Tuesday, November 11, 2014

7:30 BELLS Guest Post: The Body as Bell, by Martha Brockenbrough

What a privilege to share this post by brilliant YA author Martha Brockenbrough. Prepare to bedazzled!

I’m a sucker for a show of any kind. Give me a darkened theater. Turn on a spotlight. Transport me some place new and magical.

I expected this to happen that night ten years ago when I went to my first Cirque de Soleil performance. The tent was huge: sapphire blue and sun yellow on the outside, dark as night within. We had seats close enough to the stage to read the expression of the ringmaster, whose presence was utterly magnetic.

But what truly took me away were the acrobats suspended from the ceiling on wide ribbons of silk. The way they could make it look effortless to weave their limbs through the cloth—something I knew was extraordinarily difficult—made me wonder what it would be like to so fully inhabit my own flesh that way.

I’d become something of a head in a jar in my adulthood. Although I’d spent my childhood playing soccer, swimming, and running, I’d left the competitions behind when I went to college to focus on other my future.

It had always felt like my future would depend on my mind, after all. I had this notion sealed the summer I worked as a strap cutter in a golf bag manufacturing company, holding on to strips of nylon as I lowered the hot blade with my foot, an experience that convinced me that the more of your work you could do with your brain, the better.

And yet.

Life is not all work. And while it is a fine thing to feed your mind, it’s easy to forget there is a body that is attached, a body that hungers for movement, a body that is perhaps capable of mind-changing things. I wanted to return to mine.

And so, after that Cirque de Soleil show I signed myself up for yoga classes, which required me do move in ways I’d never moved before. I also took mixed martial arts classes and learned how to kick and punch. How to strike a target with kali sticks in each hand. I took up weight lifting. And lately, I have started a form of exercise called suspension training, which brings me as close to the acrobatics of Cirque de Soleil as I will ever get.

Hanging from a pair of straps like the ones I used to cut in my factory job, I jump. I balance. I pull myself skyward. It’s often painful and always exhausting, and I look nothing like the ethereal acrobats in a tent glowing with artificial stars. But it feels magical deep inside my cells. My muscles burn. My heart pounds. I breathe deeply. I drip sweat. My whole body vibrates like a bell that has been struck.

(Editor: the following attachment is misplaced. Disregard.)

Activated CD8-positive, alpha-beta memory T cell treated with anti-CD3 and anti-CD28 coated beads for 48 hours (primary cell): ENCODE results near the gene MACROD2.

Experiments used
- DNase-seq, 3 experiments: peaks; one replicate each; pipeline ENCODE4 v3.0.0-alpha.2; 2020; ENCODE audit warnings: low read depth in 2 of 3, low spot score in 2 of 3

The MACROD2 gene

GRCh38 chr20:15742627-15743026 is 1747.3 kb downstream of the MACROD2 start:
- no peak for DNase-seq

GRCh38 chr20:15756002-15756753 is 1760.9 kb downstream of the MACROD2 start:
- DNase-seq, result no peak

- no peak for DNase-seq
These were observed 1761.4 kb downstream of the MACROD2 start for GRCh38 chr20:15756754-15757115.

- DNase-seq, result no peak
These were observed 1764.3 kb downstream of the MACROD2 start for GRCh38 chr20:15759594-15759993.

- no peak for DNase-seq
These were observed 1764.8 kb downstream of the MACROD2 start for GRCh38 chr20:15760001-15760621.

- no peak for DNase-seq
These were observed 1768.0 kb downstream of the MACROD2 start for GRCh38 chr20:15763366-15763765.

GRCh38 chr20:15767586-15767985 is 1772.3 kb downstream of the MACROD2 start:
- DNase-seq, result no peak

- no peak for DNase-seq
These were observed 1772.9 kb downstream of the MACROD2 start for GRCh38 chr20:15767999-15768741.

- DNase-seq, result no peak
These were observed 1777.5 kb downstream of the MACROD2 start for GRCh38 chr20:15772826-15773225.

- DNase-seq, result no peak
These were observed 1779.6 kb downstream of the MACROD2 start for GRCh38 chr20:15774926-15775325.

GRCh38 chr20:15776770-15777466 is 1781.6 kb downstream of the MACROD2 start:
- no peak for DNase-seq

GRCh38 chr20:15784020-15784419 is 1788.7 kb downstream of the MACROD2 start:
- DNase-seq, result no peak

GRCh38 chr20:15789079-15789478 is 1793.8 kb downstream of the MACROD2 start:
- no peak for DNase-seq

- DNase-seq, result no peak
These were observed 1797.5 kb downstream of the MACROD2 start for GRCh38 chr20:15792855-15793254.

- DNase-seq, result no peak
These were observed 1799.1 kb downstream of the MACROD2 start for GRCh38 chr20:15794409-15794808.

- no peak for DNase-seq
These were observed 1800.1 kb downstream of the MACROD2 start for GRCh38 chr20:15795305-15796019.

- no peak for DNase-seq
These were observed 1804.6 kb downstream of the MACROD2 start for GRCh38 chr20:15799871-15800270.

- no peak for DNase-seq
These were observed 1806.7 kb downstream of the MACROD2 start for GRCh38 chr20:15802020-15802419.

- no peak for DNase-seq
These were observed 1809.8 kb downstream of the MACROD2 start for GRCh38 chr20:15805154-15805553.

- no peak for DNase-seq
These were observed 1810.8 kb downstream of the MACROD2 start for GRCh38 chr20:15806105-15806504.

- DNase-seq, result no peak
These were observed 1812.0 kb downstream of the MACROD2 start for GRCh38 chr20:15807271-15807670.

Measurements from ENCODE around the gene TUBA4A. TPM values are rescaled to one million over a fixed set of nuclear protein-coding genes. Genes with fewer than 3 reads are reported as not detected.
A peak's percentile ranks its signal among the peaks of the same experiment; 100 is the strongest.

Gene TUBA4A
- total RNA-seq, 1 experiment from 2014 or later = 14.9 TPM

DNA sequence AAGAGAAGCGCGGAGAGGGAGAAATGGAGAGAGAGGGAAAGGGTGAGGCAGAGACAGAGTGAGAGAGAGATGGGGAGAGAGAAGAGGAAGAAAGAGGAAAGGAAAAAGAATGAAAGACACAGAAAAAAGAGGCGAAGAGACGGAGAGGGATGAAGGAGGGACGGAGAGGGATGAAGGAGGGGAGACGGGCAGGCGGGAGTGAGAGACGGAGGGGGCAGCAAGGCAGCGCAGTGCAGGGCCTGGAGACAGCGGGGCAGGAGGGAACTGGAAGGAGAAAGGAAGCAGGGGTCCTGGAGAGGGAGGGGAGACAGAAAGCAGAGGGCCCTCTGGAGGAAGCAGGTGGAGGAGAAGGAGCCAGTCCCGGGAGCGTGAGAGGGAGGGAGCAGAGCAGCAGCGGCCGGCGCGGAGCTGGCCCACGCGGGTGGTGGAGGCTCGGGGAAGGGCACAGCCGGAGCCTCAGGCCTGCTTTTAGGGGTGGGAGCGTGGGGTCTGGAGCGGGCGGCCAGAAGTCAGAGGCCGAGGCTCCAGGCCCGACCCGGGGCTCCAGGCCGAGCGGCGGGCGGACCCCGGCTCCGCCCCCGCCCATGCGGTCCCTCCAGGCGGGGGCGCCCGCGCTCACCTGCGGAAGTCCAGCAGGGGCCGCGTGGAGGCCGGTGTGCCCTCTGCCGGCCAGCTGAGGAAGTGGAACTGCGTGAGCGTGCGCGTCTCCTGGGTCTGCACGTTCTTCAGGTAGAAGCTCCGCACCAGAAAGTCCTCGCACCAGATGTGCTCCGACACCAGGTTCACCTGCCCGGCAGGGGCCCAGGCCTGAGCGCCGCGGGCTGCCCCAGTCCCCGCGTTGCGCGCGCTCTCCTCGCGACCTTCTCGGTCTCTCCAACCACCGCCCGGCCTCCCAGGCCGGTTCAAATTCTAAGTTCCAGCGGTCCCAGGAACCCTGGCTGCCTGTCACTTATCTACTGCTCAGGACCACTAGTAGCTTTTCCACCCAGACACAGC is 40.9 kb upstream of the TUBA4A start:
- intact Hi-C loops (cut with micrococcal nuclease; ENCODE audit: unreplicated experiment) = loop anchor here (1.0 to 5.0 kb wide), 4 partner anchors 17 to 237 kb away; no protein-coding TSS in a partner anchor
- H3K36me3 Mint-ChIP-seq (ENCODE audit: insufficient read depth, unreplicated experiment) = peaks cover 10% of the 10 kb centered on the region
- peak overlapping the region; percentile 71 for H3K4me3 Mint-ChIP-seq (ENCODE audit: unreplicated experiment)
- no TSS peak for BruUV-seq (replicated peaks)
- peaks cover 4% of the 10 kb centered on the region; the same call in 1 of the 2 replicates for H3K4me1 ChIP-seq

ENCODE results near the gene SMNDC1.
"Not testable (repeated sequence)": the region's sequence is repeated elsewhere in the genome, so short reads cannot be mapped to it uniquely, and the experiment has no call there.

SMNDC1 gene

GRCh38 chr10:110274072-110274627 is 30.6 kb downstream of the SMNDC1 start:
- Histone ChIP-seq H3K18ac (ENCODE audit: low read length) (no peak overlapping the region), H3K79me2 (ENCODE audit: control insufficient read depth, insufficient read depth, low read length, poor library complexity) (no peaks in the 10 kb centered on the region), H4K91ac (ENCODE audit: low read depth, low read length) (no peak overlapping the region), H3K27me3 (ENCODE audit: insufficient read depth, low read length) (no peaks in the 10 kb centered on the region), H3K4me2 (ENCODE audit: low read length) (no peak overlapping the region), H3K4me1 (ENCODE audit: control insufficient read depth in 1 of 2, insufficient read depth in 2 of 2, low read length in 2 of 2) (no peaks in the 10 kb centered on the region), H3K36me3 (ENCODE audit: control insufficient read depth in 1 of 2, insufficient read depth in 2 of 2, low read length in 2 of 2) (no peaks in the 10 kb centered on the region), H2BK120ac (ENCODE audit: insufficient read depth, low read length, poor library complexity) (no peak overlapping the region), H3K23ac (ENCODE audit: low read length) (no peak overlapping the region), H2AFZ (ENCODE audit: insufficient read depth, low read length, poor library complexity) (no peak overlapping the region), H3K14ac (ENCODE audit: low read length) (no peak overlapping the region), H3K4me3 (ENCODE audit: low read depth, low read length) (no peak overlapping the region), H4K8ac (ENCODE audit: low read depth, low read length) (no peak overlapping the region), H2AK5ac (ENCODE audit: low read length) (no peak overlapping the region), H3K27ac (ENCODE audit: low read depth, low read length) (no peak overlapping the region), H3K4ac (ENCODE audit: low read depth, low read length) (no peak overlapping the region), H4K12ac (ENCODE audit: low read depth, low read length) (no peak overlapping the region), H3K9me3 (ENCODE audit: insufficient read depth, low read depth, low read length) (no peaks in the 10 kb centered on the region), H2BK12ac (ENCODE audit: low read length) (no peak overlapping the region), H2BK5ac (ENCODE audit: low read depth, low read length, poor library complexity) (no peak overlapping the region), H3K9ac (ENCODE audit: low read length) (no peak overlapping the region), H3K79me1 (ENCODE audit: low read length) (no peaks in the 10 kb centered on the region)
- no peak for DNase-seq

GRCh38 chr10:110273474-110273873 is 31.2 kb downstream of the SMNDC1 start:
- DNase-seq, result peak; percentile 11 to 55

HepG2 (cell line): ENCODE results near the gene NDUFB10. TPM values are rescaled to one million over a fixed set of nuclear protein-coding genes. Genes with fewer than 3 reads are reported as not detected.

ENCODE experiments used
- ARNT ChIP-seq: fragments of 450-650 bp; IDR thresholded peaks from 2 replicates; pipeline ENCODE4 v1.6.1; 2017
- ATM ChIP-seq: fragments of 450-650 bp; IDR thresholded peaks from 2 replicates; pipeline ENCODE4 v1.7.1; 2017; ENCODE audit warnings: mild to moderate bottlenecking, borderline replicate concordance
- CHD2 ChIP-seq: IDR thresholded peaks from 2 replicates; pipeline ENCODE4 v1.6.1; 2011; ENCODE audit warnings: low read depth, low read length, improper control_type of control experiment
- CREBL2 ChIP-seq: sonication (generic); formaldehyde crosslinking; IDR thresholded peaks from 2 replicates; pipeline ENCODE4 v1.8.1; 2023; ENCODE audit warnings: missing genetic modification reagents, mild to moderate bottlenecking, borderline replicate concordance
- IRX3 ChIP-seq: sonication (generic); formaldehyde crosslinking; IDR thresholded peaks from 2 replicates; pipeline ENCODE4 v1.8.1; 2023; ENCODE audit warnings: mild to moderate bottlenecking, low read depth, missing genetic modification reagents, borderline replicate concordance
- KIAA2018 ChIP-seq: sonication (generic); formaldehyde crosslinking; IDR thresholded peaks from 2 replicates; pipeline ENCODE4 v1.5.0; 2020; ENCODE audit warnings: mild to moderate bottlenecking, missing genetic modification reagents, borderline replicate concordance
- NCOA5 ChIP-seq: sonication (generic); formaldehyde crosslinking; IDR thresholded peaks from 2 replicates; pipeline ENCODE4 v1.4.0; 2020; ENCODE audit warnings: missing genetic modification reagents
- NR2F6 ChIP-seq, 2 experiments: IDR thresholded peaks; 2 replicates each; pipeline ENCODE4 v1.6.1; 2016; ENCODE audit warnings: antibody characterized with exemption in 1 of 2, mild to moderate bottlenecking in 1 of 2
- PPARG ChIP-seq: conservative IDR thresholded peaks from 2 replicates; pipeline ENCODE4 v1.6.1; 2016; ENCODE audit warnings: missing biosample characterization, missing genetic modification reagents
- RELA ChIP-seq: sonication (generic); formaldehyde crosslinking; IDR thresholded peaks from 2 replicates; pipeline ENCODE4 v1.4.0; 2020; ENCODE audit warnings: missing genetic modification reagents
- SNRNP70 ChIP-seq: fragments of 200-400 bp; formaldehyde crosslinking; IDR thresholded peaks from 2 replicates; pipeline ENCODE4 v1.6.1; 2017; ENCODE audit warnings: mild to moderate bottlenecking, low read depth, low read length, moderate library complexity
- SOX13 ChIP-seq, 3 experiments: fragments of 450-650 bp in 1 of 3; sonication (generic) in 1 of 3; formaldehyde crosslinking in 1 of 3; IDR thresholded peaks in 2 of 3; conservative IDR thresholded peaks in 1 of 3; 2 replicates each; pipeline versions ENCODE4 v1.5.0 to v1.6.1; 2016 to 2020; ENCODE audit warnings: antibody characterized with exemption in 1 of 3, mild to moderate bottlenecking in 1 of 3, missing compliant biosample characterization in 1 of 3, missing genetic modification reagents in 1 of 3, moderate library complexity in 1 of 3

Invariably, I work so hard that I cannot think. And in these moments, it feels as though I have ventured out of the mind that rules me. But this isn’t quite it. It’s more that I have built up the kingdom I was always meant to inhabit: the one where I am both a brain and a body, a complex and complete human being striving to be better, stronger, smarter, more fully and deeply myself than I was the day before.

 
Martha Brockenbrough is the author of Devine Intervention, The Dinosaur Tooth Fairy, and the forthcoming young adult novel The Game of Love and Death. She grew up in Seattle, where she played the viola in string quartets and symphonies. She has worked as a newspaper reporter, teacher, and entertainment journalist. A lover of games, she also wrote questions for Cranium and Trivial Pursuit. She founded National Grammar Day, volunteers with Readergirlz.com, and lives in Seattle with her family of musicians and their two tone-deaf dogs. Learn more at:


http://marthabrockenbrough.com 
http://facebook.com/marthabrockenbroughbooks
http://twitter.com/mbrockenbrough
http://marthabee.tumblr.com






7:30 BELLS Posts run every Tuesday.

7:30 BELLS Guest Posts run on the second Tuesday of every month. Join me on December 9 for a guest post with author Holly Schindler.

1 comment:

  1. I love this post! As a writer/Pilates instructor/dance teacher, I am always striving for that divine balance of mind and body. Hooray to Martha for seeking it and sharing her discoveries with all of us.

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